A la nanita nana nanita ella nanita ella

Mi niña tiene sueno bendito sea, bendito sea

Fuentecita que corre clara y sonora

Ruiseñor que en la selva cantando llora

Calla mientras la cuna se balansea

A la nanita nana, nanita ella

Mi niña tiene sueno bendito sea, bendito sea1

The coyotes were screaming and being violent because they were missing the point and the time to cross. It was dark and the only light was the moon. The water was cold; shaking, María held Gloria tight as they entered the water. Before they figured they wouldn’t sink because of the floaters, they got panicked and started screaming. Other people started screaming as well. Some people were drowning but the coyotes kept repeating ándale ándale ándale! (“Come on!”)

All the effort proved to be ineffective this time. La Migra (Customs and Border Patrol) was waiting for them in the other side with dogs and heavy guns. A helicopter came and the noise was even scarier than crossing Rio Grande. María and Gloria got to the other side together but as soon as they got there, officers separated them and placed them in different cars. At that time, María screamed with her entire lungs begging “Devuelve a mi hija! Mija! Mija! No te preocupes, iré a por ti mi amor, no te preocupes! Hace tus oraciónes cada vez que tengas miedo y cante nuestra canción!” (“Bring back my daughter! My baby! My baby! Don’t worry, I will come for you, my love! Don’t worry! Say your prayers every time you are afraid and sing our song!)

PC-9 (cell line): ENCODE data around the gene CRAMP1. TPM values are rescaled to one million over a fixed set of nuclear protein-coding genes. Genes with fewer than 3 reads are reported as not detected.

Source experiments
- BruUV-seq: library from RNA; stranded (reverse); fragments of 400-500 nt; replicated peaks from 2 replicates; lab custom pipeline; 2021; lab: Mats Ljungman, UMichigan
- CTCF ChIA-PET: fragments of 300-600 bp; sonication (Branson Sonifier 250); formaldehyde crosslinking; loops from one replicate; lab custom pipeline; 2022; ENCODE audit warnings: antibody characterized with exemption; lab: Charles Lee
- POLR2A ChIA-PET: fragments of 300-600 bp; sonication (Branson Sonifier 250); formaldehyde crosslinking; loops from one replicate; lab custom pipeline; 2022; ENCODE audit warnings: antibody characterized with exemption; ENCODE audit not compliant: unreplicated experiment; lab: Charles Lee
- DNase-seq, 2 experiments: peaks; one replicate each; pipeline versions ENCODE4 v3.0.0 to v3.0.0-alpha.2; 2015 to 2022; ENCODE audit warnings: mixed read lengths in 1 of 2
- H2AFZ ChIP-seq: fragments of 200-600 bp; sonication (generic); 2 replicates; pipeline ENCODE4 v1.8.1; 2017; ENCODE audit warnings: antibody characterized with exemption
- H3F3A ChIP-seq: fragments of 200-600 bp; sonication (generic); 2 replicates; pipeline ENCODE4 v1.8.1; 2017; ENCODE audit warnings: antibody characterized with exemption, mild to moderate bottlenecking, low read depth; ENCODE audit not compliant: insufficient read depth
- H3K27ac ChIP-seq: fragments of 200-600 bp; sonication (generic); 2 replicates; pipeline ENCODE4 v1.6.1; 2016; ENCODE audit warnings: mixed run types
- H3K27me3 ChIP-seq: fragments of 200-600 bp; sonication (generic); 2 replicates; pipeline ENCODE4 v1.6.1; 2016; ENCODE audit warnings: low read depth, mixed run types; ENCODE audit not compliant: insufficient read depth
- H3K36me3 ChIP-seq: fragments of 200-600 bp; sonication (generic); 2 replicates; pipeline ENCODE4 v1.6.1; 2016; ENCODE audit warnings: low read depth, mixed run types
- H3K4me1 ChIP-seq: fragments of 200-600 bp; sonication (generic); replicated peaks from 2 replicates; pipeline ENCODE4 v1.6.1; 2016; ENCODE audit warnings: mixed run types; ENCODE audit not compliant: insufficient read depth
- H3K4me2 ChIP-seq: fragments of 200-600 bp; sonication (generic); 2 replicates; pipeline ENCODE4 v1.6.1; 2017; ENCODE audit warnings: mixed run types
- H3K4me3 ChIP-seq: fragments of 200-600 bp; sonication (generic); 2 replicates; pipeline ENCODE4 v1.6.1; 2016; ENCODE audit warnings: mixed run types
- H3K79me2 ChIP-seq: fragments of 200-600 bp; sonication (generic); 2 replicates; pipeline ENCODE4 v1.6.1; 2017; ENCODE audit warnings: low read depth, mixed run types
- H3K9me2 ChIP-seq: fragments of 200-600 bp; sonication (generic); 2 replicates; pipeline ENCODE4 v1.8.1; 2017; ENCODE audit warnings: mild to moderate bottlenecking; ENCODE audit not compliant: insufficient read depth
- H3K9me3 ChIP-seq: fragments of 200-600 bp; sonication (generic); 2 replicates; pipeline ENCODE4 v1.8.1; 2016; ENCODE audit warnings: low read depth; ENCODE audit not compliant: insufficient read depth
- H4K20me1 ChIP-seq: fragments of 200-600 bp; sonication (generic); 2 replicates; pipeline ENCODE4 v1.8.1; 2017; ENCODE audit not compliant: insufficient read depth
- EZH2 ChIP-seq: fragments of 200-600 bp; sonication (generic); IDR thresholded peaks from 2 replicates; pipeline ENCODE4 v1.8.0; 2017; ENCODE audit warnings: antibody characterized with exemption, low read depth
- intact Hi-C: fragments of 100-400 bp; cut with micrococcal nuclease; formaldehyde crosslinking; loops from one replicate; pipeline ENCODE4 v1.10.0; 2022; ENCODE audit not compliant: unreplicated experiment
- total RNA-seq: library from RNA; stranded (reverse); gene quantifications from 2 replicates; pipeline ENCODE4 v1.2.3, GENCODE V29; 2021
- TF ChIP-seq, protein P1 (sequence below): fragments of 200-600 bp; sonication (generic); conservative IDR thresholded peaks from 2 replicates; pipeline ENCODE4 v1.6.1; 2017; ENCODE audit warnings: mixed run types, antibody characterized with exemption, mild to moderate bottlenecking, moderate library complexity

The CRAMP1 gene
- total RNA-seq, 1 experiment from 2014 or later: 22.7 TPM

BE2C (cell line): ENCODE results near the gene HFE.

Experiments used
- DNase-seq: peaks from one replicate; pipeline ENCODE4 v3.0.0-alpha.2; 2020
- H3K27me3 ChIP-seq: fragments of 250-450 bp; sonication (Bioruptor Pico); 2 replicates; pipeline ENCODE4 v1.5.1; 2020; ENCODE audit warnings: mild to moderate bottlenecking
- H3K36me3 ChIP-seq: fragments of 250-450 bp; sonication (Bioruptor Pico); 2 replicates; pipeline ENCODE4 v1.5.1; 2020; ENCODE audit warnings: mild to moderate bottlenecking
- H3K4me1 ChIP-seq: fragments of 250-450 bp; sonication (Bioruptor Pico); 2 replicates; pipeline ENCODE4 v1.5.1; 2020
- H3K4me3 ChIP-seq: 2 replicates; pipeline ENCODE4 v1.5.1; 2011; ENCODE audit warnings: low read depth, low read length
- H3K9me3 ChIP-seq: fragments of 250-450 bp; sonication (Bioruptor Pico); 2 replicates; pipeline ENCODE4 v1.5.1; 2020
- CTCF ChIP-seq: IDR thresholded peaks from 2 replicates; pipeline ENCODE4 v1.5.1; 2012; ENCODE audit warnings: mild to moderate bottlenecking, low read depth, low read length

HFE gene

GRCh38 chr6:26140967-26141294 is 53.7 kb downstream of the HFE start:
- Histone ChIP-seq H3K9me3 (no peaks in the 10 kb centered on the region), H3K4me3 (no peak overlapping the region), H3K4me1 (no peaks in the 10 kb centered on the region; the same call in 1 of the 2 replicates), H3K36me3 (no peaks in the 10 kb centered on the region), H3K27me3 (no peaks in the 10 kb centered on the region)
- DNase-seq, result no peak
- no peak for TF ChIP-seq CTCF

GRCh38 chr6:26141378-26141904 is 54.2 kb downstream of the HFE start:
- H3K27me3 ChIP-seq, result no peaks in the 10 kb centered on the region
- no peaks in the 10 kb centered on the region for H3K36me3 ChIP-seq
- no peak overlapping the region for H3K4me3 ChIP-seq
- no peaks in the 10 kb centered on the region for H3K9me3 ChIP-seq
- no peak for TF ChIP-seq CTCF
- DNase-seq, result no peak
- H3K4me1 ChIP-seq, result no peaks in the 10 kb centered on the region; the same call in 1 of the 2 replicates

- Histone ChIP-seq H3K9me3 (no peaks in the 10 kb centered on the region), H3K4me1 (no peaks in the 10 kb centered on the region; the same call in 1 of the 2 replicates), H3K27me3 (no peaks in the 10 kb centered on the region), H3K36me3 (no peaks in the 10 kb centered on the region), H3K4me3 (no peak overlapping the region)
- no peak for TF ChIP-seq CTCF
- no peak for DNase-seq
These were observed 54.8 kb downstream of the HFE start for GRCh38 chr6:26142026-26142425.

All María could hear from Gloria was “¡Madre! ¡Mamá! por favor dame mi mamá!” (“Mother! Mommy! Please give me my mommy!”)

Shivering, they were taken to different private jails and left there for a long time. María didn’t speak much and never left her cage besides going to the bathroom. Some lawyers did pro-bono work to help immigrants and Nancy was able to visit María. In her first conversation, María could barely speak. Nancy was counselled not to waste her time with those immigrant people since that wouldn’t lead anywhere, but it was work that kept her alive. She went to visit María every week and all María could say was “¿Dónde está mi hija?” (“Where is my daughter?”) Nancy was the only person that attended to María and she tried to find Gloria.

It was a long process and Nancy heard that Gloria was not to be found anywhere. However, she didn’t tell María. It took 12 months for Nancy to find Gloria. She was in a children’s facility in Sonora, Mexico. Nancy went to visit Gloria. She was skinny, barely spoke and was very sick. The doctors didn’t know how to animate her. Nancy went to her and said: “Gloria, yo soy Nancy y sé dónde está tu madre” (“Gloria, my name is Nancy and I know where your mother is”). Gloria jumped out of her bed and asked: “Donde está mi mama?” (“Where is my mommy?”) Nancy said: “She is a bit far from here but I will get you with her soon. But if you want to see your mama you need to eat.”

They hugged and cried and Gloria started to eat. They took a selfie and Nancy went back to the prison where María was and said: “María, tu hija está bien. Mira esta foto.” (Maria, your daughter is OK, look at this picture.) At that time, María felt a gush of life running through her body and the bleeding of her heart finally stopped. They hugged and Maria cried for almost an hour in Nancy’s chest. “Very soon Maria, very soon…” Nancy said to María.


1. “A La Nanita Nana,”